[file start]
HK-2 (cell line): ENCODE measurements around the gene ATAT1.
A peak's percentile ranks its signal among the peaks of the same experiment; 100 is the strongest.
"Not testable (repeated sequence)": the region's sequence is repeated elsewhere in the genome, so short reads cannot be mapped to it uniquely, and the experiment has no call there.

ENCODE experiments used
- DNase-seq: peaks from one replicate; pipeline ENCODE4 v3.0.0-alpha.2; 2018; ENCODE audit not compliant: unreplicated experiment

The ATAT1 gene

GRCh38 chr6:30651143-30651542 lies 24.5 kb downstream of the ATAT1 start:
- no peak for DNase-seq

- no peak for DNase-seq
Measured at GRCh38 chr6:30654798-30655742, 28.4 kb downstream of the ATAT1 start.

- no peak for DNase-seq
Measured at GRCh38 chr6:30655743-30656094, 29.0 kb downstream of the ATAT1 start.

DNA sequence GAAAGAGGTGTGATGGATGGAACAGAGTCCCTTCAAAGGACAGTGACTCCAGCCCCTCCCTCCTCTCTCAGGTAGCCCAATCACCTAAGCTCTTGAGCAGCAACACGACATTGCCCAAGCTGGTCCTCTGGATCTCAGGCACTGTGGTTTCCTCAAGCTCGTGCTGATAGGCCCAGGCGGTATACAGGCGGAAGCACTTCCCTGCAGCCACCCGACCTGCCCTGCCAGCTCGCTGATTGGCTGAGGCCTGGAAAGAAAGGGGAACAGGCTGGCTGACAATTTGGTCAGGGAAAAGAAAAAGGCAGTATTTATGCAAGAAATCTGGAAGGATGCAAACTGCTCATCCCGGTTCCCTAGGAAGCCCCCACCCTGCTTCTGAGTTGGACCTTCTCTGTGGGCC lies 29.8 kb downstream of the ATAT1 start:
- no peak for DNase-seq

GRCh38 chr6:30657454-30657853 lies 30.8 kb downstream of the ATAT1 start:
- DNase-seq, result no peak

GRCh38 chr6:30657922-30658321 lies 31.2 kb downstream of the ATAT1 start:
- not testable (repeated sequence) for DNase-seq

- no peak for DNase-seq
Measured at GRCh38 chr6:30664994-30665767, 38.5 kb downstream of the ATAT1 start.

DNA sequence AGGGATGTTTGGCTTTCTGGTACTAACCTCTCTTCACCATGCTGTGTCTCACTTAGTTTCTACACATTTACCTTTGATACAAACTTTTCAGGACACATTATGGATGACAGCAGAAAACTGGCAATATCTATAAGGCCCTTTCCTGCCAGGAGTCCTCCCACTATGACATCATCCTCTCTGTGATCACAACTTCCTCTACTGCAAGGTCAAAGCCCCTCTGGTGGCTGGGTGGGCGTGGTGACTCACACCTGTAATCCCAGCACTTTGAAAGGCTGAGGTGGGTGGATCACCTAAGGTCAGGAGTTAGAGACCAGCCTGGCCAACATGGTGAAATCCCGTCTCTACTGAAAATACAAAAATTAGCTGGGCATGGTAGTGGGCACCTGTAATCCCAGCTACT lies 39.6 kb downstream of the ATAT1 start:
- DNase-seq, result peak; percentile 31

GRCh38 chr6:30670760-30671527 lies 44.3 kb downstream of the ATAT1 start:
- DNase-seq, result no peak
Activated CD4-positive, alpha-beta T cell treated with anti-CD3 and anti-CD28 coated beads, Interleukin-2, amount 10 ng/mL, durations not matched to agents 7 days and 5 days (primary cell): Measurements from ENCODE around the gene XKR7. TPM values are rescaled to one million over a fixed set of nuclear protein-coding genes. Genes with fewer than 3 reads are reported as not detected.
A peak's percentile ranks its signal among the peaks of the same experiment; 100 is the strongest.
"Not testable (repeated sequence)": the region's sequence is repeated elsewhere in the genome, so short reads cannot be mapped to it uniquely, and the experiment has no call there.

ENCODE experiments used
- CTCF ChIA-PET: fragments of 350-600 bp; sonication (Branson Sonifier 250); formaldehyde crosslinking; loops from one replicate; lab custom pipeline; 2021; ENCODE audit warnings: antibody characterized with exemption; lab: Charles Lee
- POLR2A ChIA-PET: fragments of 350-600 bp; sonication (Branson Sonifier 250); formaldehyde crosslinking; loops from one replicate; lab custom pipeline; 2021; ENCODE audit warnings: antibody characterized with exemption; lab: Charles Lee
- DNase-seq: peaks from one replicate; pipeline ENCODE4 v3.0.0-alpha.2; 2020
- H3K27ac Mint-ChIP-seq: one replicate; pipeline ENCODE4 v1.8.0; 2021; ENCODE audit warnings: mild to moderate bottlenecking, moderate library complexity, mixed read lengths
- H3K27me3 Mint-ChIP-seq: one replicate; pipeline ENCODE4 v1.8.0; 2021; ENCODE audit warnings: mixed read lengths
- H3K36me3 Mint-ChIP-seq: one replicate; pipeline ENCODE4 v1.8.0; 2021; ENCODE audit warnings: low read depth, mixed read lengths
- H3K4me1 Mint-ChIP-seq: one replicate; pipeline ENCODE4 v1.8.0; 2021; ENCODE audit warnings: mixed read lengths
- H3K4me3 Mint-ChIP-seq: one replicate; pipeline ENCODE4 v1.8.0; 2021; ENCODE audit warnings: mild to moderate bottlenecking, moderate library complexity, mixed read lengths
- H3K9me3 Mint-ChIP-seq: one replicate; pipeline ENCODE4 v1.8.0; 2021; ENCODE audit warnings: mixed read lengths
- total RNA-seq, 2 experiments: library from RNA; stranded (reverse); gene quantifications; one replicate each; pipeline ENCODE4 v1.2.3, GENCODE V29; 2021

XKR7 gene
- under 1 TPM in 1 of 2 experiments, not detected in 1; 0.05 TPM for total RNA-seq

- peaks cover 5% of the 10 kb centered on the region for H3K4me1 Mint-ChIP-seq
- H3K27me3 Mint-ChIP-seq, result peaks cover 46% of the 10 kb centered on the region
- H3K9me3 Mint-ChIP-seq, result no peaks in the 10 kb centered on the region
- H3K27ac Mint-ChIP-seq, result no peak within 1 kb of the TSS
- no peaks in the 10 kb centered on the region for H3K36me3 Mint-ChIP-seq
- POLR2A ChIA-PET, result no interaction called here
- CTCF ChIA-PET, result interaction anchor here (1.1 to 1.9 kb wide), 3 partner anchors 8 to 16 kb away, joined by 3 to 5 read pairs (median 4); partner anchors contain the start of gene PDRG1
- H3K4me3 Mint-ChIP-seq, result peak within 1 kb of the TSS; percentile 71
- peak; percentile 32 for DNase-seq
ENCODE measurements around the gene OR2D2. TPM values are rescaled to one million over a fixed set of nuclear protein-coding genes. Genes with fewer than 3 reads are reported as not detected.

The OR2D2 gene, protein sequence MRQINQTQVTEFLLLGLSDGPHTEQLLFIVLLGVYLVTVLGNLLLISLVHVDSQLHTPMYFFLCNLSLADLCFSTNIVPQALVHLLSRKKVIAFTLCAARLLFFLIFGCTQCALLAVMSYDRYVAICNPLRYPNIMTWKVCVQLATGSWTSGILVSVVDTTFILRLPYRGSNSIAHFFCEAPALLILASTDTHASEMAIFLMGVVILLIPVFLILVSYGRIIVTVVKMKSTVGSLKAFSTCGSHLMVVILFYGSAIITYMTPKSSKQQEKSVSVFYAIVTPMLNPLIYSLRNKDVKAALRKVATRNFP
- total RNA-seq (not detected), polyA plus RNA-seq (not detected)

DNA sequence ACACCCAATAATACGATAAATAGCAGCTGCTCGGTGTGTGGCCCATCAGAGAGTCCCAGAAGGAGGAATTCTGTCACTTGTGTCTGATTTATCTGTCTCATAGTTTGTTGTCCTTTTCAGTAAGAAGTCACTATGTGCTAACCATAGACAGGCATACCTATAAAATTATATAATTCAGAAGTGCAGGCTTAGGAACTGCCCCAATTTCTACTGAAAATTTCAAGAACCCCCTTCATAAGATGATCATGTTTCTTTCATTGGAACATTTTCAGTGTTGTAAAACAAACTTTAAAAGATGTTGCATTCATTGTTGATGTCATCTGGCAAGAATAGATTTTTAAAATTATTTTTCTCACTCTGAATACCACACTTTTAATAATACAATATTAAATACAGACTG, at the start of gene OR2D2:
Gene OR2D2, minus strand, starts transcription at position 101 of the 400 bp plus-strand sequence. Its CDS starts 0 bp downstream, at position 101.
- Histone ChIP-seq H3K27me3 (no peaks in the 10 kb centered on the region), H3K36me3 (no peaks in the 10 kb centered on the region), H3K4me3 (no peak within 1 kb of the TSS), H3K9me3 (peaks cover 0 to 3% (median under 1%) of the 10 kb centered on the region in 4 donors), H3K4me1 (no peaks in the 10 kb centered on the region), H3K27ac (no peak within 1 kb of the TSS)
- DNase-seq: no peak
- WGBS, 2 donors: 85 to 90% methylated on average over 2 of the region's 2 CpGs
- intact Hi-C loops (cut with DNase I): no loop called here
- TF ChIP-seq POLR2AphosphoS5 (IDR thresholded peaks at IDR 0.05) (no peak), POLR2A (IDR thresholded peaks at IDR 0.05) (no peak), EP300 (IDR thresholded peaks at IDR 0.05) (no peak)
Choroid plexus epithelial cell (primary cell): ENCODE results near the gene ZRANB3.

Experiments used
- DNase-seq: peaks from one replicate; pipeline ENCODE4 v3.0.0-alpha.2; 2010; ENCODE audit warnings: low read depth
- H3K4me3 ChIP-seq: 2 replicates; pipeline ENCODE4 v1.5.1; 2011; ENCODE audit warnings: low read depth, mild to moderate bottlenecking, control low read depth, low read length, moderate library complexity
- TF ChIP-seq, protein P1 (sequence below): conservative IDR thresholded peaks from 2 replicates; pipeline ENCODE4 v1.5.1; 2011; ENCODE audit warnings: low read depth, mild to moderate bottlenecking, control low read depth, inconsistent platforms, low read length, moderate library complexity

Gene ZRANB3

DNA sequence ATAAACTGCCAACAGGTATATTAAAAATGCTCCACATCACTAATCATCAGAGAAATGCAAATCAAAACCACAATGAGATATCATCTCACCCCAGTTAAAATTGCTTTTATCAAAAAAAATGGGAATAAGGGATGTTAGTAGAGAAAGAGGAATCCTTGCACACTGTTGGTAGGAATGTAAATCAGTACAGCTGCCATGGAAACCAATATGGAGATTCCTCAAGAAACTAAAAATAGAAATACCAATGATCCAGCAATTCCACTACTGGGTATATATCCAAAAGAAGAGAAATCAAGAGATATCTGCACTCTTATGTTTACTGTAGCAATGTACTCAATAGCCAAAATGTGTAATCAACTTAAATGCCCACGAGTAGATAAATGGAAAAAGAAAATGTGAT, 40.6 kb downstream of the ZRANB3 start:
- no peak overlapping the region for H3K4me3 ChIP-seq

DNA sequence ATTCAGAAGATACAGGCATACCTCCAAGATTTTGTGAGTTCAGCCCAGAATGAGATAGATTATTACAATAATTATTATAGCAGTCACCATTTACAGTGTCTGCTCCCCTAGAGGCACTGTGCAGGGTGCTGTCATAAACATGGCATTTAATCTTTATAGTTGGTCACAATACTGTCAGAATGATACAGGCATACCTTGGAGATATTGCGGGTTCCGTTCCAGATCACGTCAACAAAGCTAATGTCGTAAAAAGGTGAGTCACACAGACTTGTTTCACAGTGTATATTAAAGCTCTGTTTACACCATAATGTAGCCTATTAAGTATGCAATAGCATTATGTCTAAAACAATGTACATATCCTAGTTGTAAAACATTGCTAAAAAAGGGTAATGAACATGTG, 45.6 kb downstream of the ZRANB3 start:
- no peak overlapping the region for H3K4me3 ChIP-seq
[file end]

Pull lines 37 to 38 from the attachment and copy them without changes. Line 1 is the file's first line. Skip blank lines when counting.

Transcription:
- H3K9me3 Mint-ChIP-seq: one replicate; pipeline ENCODE4 v1.8.0; 2021; ENCODE audit warnings: mixed read lengths
- total RNA-seq, 2 experiments: library from RNA; stranded (reverse); gene quantifications; one replicate each; pipeline ENCODE4 v1.2.3, GENCODE V29; 2021